Air pollution, especially particulate matter (PM) has been on the news constantly due to global warming and the impact it has on our health.
In this article, we break down the key things you need to know about PM so you can protect your business and employees.
91% of people living in cities do not breathe in safe air1
Particulate matter is a range of particles of dust, dirt, and liquids that become suspended in the air2. Some of these are large enough to see, like smoke, smog, or soot.
However the most harmful are smaller, invisible particles. Helpfully, particulate matter is categorized by size. PM2.5 for example has a diameter of less than 2.5 microns. PM2.5 (also known as fine particles) can get into your lungs and even your bloodstream3. PM1 would therefore be smaller particles than Pm2.5. Simply put, the healthier the air, the fewer PMs in the workplace.
PM exposure, amongst others caused by emissions and industrial processes, is an important source of respiratory and cardiovascular diseases4. As these particles can become trapped indoors, especially with HVAC units bringing the ‘fresh’ air in from outside in, monitoring is vital.
WHO estimates that around 7 million people die every year from exposure to fine particles in polluted air5
On top of this, research shows that there are three key areas of our health which are impacted by PM pollution:
All of which can lead to employee dissatisfaction and of course increased sick days.
Educational centers and healthcare facilities are at risk too as research has suggested that pollution can affect people throughout their lifetime. One study found that children and older people are among the most vulnerable to the effects of PM11. Ensure your buildings are safe by monitoring levels of PM indoors with the Airthings Business solution.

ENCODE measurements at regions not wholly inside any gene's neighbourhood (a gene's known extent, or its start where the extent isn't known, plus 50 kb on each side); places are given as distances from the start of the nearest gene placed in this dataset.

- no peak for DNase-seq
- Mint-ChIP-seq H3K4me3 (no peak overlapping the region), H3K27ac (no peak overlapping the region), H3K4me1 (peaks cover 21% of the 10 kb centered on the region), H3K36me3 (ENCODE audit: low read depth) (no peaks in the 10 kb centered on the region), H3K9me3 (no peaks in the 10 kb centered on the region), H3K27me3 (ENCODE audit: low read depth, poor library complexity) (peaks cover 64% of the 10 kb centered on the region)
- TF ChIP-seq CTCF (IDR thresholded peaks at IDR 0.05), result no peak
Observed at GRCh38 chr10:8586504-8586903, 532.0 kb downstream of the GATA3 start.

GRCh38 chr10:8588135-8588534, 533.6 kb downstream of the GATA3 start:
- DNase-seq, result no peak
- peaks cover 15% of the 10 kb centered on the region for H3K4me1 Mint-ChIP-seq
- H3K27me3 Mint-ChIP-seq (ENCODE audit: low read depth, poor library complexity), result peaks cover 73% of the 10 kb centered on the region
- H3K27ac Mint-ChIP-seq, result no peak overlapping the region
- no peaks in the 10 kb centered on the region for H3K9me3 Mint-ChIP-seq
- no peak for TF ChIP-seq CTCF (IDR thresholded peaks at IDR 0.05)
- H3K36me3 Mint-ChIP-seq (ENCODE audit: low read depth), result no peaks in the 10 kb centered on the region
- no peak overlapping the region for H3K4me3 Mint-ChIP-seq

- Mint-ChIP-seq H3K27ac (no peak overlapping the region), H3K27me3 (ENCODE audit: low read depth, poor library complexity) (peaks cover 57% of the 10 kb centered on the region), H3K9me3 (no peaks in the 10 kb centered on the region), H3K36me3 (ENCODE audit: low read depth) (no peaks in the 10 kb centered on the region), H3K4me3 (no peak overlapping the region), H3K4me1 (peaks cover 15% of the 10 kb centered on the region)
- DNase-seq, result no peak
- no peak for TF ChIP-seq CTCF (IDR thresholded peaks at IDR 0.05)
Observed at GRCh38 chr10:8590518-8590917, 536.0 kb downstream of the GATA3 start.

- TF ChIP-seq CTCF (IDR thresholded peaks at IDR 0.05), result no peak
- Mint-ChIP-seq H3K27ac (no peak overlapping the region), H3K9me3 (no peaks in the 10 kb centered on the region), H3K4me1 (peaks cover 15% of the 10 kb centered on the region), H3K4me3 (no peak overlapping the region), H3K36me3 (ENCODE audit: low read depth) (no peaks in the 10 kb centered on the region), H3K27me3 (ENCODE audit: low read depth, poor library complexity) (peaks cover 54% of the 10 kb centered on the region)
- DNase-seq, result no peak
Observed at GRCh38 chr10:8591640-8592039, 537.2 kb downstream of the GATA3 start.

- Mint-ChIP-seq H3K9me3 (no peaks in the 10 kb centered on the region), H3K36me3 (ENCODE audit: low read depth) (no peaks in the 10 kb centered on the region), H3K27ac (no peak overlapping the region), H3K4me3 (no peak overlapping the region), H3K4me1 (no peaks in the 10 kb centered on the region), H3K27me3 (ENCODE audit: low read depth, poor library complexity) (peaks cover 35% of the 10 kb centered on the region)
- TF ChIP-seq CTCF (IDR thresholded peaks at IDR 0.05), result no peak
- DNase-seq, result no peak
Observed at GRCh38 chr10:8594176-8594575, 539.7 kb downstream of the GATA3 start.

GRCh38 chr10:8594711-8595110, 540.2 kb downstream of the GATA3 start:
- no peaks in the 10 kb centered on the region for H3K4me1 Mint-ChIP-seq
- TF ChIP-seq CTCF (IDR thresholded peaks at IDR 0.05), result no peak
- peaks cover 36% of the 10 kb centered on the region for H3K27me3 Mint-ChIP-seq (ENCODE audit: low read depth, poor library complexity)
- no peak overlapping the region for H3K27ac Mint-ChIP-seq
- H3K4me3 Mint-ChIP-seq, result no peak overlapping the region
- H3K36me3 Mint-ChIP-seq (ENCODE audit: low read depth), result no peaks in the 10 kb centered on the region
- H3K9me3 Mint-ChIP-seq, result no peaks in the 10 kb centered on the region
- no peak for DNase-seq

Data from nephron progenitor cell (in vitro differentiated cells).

PM comes from both man-made and natural sources outside. The man-made variety can be generated by industry, construction work, landfills, agriculture, motor vehicles with either petrol or diesel engines, and friction from brakes and tires12.
Whereas the natural sources include wildfires, pollen-producing plants, spray whipped up from water, soil, and even volcanoes and other seismic activities. ‘Secondary particles’ are created when gases react in the air to form PM. Nitrogen oxides emitted by traffic and some industrial gases can become solids or liquids in this way.13
There are ways a business can protect employees from high PMs. As the primary source is from the air outside, which can become trapped indoors. Below we have compiled our easy steps to reduce PM levels in the workplace:
Is it a continuous problem? And are all of your sensors reporting high PM levels? If it is just one area, this could be that something indoors is creating high levels. Similarly, if you have high levels only at certain times of day, this could be a result of an action. For example, high levels when the building is being cleaned could be the cause. Hoovering and other cleaning activities can stir up dust into the air, thus creating the readings.
There are numerous HVAC filters on the market, when experiencing high PM levels it could be time to upgrade to a filter with a higher rating. As you know, stronger filters will require more energy from the HVAC system to push the air through them. Using Airthings data to show elevated PM levels, can help you to justify the need for the upgrade to relevant parties.
Want to learn more about the most comprehensive indoor air quality monitor in the Airthings for Business solution, including PM, Noise, Radon and more? Get even more control over your space today with Space Pro (formerly View PLus for Business) →